Kresten Buch was in need of an efficient office space that catered to startups and also offered a professional working environment. Yet, there didn’t seem to be any available workspace in his area that could meet his specific needs, so he decided to start his own, and that’s how Garage coworking was born.
Today, Garage is a growing network, with 3 established spaces in Cape Town, Nairobi and Lagos. Each space has it’s own identity, which in turn has created an environment ideal for creating unique partnerships both locally and internationally.
Garage’s first space, founded in partnership with Google for Entrepreneurs, opened in Cape Town This made the Cape Town location the first tech hub meets coworking space out of the network. Eventually Kresten took over, and the first location became the official platform for the 88MPH accelerator program from 2012 to 2014.
Located in Woodstock, the first Garage is a major part of a neighborhood that is now considered to be one of the more creative districts of Cape Town. An established cornerstone of the South African coworking community, the Cape Town Garage primarily supports tech, mobile and web based startups as well as entrepreneurs. Although they do not necessarily require tenants to be married to a particular profession, they do specialize in those working within the tech sector, and thus can offer relevant support.
Riding on their success in Cape Town, Garage expanded in 2012 and opened their second space in Nairobi. With 800sq meters of space, including meeting rooms, and hangout spaces, Nairobi Garage also offers all the professional amenities needed for growing businesses. As the space in Nairobi is larger than its sister spaces, there is also more room for bigger teams and SMEs. Their most recent space opened in Lagos in 2014, which is co-owned by L5Lab.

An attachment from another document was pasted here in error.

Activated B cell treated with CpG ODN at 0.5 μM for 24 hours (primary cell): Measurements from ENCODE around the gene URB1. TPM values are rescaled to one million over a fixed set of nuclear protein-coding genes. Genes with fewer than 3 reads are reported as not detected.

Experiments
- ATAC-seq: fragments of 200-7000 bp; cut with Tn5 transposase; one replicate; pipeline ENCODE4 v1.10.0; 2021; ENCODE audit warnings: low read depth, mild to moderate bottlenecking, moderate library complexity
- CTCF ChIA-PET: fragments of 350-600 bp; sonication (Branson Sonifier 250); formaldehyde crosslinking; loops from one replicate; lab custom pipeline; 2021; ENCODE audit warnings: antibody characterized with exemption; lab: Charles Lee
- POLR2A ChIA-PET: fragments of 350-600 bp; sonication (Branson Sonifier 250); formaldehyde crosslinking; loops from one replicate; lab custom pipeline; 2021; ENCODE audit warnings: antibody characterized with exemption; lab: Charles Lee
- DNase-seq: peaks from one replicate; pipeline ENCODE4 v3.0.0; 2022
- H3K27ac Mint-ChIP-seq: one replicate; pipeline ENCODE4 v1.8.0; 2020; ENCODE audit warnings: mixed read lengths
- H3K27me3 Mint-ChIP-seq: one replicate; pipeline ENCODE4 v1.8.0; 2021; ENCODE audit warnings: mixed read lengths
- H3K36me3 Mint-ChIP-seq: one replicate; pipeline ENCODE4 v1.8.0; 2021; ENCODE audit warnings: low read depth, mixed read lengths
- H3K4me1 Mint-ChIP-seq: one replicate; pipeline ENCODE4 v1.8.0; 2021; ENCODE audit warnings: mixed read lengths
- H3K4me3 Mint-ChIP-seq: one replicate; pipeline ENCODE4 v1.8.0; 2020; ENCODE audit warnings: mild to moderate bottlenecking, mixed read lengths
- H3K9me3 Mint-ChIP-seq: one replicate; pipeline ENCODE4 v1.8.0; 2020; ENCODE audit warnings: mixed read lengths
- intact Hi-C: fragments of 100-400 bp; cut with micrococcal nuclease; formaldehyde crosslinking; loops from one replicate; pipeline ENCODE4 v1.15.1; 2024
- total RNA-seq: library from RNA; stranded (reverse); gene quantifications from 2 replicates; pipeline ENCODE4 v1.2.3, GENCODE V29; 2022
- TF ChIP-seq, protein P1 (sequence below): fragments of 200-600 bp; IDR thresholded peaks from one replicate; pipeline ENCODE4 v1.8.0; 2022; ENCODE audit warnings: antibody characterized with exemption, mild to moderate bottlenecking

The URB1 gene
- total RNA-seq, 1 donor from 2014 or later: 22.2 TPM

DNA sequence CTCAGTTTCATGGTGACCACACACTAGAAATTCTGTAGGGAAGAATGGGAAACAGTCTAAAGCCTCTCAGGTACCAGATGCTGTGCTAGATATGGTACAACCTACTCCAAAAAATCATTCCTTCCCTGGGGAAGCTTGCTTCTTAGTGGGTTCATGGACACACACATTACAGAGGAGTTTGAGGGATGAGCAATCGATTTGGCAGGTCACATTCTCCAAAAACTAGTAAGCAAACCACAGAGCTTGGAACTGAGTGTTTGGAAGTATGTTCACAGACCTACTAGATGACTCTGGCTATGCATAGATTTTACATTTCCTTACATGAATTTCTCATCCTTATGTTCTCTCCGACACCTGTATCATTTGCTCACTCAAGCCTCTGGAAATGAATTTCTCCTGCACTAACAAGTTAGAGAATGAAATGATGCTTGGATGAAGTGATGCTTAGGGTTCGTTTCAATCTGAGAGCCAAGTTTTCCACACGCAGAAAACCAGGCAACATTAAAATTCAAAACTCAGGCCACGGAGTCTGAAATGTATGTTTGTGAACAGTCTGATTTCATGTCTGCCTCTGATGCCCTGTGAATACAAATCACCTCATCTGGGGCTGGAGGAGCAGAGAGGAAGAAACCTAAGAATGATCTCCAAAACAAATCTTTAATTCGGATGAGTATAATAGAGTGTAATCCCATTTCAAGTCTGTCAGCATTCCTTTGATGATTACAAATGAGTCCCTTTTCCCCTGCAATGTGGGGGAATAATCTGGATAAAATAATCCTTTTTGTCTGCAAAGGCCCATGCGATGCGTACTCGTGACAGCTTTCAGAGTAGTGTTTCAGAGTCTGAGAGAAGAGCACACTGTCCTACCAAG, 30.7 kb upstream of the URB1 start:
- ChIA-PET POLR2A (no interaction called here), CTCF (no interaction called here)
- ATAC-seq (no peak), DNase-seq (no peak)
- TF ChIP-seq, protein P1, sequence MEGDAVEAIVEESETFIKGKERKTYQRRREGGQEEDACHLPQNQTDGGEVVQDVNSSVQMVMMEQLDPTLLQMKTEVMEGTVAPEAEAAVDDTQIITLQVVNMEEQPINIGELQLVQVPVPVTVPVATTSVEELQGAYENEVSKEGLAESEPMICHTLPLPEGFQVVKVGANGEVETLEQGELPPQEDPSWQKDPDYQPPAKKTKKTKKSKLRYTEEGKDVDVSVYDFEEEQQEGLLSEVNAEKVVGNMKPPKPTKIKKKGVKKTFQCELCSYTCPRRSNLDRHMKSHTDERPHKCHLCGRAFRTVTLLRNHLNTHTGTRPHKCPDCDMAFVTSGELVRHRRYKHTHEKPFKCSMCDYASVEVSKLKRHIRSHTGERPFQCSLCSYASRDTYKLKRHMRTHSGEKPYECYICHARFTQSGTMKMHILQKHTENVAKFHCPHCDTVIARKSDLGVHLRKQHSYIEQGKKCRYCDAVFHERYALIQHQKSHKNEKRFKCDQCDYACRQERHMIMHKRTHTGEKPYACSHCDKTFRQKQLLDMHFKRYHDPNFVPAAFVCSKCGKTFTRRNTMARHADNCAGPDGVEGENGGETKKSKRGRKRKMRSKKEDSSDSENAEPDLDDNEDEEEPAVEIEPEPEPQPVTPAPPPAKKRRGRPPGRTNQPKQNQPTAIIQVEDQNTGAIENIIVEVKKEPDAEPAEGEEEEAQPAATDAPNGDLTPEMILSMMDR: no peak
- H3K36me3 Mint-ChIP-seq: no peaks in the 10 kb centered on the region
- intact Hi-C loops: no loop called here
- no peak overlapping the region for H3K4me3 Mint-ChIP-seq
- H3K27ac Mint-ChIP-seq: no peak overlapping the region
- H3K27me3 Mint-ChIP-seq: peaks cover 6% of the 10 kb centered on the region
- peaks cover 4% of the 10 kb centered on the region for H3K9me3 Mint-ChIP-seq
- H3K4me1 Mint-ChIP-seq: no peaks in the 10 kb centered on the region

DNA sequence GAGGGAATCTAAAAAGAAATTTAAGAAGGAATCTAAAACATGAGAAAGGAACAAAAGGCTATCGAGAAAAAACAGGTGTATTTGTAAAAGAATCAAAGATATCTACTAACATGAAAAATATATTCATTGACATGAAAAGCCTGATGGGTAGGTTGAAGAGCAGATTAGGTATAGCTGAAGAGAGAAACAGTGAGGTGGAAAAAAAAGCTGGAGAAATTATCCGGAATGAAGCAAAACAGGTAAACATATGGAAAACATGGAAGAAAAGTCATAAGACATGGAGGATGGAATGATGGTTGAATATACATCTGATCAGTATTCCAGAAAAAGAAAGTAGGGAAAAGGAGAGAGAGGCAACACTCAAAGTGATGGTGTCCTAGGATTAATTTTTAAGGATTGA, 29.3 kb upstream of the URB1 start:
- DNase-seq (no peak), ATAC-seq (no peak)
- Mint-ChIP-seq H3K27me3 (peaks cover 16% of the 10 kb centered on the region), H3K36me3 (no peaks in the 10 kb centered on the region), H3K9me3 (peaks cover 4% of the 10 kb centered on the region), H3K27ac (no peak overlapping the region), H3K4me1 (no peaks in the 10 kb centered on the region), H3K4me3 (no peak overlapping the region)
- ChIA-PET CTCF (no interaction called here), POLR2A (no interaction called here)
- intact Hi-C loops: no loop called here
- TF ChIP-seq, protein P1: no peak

All three spaces meet the needs of their varied communities, yet they are united by the fact that they cater to the freelance and startup community, which is making major steps in the tech, mobile and web industries. While each area is unique, all spaces have shared a common set of obstacles.
Aside from the fact that professionals struggle to find affordable space to work, many SMEs in South Africa suffer from frequent power outages and a lack of a consistent and strong internet connection.
Garage Space manager, Dante Roets, stressed in his presentation at last year’s Coworking Africa conference that “coworking spaces have become the most viable homes for tech businesses across Africa”, due to their ability to overcome these obstacles. Through a partnership with WorkOnline, Garage Cape Town was able to stabilize their internet at a high bandwidth for a low cost.
In Lagos, the space found themselves having to pay extra attention to promotion, as coworking is relatively unknown in Nigeria. Yet, the hard work has paid off and there is now a growing demand and the space aims to become the largest coworking platform for entrepreneurs in Africa. After installing a generator to reduce the harmful effects of power cuts, coworking is minimizing the loss of work and simultaneously empowering workers.
It’s safe to say that professionals all throughout Africa face unstable internet connections and power outages, thus it is essential to start building an international network of spaces. The more spaces can collaborate, the easier it will be to overcome obstacles currently faced by the community. In addition to offering regional support, networks also have a better chance at securing international partnerships through supporting one another.